Sustainicum Collection

Consus The aim of the project is to establish a regional science-society network for sustainability innovations in Albania and Kosovo in order to strengthen the connection and collaboration of institutions in the field of higher education, research and practice.
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Resource facts

  • Less than 5 students
  • Up to 3 lecture units
  • Internet connection necessary
  • English, German

Resource Description

Technological Progress(Resource ID: 80)

This building block discusses reducing the amount of effort (input, human work) and/or the amount of natural resources needed to achieve the same productive output, i.e. “technological progress.” The limited supply of natural resources has to be taken into consideration when discussing technological progress.

This building block is part of a six-block series from the SUSTAINICUM collection:

This building block presents alternatives to “technological progress.” “Technological progress” has long been understood only as the increase in labor productivity, in other words the increase in yield of applied human work- the limits of natural resources were not considered in this definition. The alternatives to this understanding of technological progress are based on the increase in resource productivity, in other words the increase in yields from a limited amount of a resource. Increasing labor productivity can be considered a technological advance as long as resource productivity grows enough to take into account the finite availability of natural resources.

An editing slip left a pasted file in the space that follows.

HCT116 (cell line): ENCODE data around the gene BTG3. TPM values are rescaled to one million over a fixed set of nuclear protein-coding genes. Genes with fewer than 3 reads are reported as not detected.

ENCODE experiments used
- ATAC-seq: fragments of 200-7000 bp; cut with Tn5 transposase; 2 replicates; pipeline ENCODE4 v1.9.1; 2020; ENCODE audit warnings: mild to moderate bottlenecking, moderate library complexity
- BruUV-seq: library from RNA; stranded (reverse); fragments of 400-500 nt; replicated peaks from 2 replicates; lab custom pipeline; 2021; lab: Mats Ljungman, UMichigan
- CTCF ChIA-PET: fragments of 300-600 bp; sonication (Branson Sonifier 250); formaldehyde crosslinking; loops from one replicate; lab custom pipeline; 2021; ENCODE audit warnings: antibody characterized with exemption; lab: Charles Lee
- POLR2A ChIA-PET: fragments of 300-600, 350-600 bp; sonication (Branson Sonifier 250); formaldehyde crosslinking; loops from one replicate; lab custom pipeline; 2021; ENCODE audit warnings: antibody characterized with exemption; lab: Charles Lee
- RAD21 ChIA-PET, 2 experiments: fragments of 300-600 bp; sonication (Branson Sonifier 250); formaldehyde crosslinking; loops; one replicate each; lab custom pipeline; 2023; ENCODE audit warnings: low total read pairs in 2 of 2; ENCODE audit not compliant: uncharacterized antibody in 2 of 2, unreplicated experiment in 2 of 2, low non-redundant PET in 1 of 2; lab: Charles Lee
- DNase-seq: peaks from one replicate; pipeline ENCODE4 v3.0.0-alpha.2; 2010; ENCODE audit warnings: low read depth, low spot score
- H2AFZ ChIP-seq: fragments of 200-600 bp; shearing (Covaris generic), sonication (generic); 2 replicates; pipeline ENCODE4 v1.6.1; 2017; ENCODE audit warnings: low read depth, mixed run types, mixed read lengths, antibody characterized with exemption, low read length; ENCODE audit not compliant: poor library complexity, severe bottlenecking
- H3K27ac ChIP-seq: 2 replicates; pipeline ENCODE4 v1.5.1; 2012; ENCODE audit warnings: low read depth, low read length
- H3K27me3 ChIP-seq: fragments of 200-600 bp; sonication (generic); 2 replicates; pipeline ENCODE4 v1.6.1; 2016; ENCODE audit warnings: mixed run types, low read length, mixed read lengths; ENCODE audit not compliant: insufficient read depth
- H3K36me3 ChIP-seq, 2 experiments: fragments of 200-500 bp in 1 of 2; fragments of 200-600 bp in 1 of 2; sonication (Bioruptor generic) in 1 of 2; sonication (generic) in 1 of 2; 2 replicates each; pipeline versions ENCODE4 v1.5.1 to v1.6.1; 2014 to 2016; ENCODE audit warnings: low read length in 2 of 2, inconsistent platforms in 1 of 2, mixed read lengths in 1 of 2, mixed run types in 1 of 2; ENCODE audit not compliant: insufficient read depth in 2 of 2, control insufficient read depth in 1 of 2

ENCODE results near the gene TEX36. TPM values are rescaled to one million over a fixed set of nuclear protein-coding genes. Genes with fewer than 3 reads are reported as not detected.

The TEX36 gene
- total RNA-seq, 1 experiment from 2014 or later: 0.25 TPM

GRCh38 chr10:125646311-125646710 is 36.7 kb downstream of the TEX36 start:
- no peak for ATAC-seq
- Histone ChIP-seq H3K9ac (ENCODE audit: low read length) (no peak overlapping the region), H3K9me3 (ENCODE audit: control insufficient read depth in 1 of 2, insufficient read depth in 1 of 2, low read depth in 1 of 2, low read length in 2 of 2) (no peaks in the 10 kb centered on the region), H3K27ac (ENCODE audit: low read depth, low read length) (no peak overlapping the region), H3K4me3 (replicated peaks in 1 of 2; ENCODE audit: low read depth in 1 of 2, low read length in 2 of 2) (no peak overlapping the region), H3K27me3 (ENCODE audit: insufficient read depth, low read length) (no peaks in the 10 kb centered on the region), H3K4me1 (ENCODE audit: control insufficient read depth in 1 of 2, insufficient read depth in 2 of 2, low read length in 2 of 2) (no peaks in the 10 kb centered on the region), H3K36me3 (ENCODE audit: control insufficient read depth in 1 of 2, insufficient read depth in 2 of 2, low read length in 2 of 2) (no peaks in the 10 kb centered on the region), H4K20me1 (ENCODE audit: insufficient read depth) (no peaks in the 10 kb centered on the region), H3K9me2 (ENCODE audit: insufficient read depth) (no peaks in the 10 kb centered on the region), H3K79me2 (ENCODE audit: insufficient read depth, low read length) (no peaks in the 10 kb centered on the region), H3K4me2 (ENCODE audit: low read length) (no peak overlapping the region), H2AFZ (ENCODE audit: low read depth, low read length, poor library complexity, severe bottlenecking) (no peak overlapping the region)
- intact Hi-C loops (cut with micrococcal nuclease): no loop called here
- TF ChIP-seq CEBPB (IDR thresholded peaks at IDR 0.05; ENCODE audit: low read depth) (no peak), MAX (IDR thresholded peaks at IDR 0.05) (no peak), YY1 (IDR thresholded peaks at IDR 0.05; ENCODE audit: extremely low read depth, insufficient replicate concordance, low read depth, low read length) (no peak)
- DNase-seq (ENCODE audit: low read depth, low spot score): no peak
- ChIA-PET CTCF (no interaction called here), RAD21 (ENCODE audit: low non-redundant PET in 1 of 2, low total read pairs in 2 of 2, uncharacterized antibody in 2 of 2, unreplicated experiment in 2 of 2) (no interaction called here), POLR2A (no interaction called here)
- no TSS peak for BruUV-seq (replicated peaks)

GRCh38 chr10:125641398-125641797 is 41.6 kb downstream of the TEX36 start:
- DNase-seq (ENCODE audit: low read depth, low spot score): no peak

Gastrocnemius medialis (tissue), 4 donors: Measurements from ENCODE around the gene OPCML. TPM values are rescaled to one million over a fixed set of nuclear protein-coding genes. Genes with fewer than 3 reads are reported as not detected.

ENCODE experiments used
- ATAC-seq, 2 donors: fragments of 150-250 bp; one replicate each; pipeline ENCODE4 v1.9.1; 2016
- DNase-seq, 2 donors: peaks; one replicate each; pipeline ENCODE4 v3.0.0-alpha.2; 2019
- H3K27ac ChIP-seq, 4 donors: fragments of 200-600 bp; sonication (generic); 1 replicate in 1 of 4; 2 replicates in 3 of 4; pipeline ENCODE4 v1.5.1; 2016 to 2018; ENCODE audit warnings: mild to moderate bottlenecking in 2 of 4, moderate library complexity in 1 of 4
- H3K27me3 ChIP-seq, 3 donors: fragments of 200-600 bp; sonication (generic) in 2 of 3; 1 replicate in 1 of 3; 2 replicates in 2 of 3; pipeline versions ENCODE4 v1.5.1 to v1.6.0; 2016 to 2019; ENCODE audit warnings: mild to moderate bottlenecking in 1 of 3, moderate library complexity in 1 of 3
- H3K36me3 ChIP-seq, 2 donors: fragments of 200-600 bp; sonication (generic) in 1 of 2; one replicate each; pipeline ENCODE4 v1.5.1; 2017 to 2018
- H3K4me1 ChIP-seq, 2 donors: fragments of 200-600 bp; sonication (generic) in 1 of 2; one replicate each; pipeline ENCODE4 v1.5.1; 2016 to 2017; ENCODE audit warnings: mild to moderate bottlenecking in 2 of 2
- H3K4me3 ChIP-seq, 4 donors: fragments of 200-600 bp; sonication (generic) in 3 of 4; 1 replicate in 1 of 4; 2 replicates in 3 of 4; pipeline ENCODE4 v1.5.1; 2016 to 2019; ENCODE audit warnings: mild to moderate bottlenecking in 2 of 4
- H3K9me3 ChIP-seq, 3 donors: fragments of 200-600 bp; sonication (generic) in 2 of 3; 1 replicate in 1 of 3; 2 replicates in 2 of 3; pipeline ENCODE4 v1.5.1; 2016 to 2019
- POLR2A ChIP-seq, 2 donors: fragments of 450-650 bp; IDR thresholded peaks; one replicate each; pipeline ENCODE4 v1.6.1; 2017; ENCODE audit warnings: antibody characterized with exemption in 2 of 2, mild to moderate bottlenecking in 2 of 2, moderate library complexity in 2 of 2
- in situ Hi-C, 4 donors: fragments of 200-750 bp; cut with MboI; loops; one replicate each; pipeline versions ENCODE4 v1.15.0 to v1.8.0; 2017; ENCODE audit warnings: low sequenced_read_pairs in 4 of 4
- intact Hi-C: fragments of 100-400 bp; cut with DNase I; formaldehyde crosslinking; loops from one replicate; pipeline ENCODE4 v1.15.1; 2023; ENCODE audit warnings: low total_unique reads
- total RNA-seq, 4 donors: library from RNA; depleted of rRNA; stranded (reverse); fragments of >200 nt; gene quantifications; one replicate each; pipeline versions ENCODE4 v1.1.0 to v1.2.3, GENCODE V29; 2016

Throughout the building block, the conditions under which progress in technological developments can be brought into harmony with natural limits are sought.

Suggested methods for applying this building block, one of the six-part series, in the classroom can be found in the overview building block: From logistic growth to resource turning point - Overview.

Building block materials:

Learning Outcomes
Students should understand and learn to work with the model presented and be capable of relating it to natural, social, and technological realities.
Relevance for Sustainability
The topics dealt with are directly relevant to understanding the relationship between quantities of resources used and gain (prosperity) in a limited ecosystem.
Sustainability criteria
  • Related to global challenges / needs
Preparation Efforts
Medium
Access
Free
Funded by
Funded by the Austrian Federal Ministry of Science and Research within the framework of the call "Projekt MINT-Massenfächer" (2011/12)

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Author

Hans Peter Aubauer

Contact

Helga Kromp-Kolb
helga.kromp-kolb(at)boku.ac.at
This teaching resource is allocated to following University:
BOKU - University of Natural Resources and Life Sciences Vienna
Institution:
Center for Global Change and Sustainability
Date:

License

Creative Commons
BY-NC-SA

Pillars of Sustainability

  • environment

Teaching Tools & Methods

  • Written material
  • Simulation program
  • Simulation